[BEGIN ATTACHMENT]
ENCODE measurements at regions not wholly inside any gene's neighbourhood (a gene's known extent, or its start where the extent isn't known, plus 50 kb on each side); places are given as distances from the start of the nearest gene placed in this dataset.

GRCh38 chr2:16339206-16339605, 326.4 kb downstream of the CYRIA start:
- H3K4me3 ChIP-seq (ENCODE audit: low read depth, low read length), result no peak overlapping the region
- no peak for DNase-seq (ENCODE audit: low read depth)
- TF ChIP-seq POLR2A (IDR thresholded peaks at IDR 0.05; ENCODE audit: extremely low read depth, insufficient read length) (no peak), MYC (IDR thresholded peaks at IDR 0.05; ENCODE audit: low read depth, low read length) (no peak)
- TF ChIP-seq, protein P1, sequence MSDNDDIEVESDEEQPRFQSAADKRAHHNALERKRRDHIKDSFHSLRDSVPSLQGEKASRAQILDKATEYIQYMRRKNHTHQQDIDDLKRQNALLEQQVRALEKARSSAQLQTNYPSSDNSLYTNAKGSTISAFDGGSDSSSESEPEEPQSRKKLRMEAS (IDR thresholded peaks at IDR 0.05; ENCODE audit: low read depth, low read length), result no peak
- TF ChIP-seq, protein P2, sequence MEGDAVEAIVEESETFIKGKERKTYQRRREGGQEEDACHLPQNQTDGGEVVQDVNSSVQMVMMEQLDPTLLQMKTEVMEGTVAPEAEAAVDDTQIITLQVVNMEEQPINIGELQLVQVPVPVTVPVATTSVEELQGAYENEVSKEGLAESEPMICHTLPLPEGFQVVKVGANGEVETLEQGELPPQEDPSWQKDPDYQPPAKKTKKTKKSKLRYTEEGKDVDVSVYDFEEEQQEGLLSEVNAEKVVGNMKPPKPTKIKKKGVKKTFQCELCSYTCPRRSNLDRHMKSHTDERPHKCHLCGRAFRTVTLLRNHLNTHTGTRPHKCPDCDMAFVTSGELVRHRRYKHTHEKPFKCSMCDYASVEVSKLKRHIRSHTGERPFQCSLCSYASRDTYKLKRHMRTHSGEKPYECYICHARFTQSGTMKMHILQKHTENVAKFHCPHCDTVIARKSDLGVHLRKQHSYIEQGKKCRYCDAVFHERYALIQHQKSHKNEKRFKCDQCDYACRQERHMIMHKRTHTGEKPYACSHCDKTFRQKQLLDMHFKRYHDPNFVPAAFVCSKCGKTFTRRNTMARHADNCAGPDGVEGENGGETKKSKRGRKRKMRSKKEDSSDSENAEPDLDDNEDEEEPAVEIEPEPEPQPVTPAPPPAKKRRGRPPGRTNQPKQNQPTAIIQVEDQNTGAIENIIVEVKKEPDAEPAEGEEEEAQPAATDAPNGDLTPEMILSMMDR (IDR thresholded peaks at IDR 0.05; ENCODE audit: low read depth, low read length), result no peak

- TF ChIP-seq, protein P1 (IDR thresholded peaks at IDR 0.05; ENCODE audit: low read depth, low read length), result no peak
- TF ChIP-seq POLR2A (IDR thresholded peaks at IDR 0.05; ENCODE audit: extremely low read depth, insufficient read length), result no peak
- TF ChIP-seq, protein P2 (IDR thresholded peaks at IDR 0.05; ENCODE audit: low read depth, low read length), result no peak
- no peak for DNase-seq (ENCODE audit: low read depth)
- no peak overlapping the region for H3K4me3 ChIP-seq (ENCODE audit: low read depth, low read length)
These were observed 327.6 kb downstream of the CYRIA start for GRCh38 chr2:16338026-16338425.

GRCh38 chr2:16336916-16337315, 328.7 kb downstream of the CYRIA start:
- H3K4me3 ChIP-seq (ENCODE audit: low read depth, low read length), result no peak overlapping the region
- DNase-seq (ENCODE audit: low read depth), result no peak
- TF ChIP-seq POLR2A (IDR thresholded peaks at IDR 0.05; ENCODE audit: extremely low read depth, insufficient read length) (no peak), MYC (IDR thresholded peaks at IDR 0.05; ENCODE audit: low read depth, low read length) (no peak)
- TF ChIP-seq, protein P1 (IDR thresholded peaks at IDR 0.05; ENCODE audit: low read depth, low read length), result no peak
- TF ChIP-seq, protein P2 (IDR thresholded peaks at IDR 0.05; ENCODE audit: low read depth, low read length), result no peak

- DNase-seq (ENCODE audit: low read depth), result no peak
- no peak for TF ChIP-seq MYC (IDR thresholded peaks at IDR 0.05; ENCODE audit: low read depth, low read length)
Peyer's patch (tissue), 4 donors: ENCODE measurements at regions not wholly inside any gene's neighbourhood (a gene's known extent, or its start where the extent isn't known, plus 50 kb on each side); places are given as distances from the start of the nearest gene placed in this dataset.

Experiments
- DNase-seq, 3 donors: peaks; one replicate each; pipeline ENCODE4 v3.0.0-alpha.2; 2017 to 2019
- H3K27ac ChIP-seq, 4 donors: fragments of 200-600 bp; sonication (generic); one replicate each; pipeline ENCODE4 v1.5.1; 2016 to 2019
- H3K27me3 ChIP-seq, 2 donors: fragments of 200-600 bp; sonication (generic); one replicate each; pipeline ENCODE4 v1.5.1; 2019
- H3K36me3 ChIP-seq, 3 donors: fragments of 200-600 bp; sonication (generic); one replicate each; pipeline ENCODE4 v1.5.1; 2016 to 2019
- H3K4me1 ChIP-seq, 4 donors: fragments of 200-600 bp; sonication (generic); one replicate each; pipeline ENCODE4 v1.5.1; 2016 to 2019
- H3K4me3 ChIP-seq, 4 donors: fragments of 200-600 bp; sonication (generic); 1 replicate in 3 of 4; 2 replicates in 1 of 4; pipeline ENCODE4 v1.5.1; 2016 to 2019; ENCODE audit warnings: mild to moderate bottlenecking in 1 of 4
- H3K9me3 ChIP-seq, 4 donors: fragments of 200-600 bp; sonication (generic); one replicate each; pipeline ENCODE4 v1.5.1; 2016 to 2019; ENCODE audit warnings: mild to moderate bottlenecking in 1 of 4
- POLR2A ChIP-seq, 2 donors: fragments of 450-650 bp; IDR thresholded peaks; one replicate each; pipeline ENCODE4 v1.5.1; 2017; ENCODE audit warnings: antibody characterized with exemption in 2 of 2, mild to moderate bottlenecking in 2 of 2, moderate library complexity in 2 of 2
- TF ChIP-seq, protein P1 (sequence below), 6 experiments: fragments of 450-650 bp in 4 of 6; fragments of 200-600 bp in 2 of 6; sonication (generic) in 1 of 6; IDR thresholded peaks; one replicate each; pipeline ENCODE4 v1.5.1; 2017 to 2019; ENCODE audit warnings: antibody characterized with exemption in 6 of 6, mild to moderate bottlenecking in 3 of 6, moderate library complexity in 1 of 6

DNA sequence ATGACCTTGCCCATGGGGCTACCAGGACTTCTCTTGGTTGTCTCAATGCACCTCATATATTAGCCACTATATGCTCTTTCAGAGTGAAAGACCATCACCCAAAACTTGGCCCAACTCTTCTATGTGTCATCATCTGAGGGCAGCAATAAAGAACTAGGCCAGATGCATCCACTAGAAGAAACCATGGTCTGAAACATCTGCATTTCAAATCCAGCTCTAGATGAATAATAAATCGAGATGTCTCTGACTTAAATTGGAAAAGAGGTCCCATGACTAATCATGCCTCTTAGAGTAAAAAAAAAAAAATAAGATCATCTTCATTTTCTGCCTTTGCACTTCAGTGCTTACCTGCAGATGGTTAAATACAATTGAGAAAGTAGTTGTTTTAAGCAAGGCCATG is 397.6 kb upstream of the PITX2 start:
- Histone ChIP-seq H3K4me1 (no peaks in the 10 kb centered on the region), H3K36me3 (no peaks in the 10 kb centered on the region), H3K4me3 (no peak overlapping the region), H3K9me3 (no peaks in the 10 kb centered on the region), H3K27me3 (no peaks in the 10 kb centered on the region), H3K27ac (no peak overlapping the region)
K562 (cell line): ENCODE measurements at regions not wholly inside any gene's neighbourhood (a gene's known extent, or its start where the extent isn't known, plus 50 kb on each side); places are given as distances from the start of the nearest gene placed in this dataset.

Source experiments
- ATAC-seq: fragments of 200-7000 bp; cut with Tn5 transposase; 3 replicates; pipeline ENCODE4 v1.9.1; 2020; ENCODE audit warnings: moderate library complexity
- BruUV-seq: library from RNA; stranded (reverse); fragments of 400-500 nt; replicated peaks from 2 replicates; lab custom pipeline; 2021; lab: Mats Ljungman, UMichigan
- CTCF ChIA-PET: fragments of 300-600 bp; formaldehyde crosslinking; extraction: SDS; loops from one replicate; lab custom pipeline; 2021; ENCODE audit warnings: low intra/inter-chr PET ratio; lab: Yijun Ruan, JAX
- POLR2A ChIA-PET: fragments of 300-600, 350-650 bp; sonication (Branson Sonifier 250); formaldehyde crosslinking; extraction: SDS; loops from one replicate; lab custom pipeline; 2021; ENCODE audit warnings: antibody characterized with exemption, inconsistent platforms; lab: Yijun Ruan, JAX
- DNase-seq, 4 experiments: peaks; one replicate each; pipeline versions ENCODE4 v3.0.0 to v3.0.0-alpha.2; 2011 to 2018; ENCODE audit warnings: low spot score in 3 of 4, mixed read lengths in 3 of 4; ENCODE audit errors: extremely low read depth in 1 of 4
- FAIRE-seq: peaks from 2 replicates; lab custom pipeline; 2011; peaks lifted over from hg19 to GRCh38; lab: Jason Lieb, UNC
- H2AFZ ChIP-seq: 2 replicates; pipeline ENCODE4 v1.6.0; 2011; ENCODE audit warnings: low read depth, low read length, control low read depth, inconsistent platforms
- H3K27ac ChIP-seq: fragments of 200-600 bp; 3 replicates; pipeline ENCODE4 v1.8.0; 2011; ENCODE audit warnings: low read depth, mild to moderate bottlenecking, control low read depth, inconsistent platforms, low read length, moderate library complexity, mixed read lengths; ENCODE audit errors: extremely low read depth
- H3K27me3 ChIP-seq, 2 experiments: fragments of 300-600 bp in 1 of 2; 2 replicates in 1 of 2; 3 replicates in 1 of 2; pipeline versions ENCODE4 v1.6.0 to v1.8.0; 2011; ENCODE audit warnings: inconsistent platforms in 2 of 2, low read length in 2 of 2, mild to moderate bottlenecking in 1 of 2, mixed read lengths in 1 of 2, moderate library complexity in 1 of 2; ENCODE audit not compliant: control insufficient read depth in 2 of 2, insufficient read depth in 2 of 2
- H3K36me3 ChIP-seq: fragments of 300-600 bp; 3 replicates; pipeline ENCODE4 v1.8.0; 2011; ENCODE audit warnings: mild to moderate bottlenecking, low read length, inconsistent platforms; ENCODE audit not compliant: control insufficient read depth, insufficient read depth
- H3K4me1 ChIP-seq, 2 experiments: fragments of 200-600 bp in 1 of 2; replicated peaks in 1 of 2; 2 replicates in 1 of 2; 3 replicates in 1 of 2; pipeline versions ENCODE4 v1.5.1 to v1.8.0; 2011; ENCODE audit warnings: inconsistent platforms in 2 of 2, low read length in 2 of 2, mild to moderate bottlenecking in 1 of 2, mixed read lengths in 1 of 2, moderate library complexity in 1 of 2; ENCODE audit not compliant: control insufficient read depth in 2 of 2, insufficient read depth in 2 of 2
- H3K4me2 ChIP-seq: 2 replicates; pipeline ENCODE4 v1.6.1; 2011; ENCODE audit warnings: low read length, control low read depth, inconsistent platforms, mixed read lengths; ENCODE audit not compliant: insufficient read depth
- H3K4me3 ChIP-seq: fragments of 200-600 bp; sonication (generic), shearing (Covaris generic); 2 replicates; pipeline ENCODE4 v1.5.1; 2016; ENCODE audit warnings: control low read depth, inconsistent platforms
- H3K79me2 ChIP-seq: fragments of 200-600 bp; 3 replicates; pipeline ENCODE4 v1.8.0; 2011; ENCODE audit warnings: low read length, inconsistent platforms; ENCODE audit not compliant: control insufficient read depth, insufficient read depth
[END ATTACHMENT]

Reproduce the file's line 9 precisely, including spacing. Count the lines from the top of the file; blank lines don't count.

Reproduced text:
- TF ChIP-seq POLR2A (IDR thresholded peaks at IDR 0.05; ENCODE audit: extremely low read depth, insufficient read length), result no peak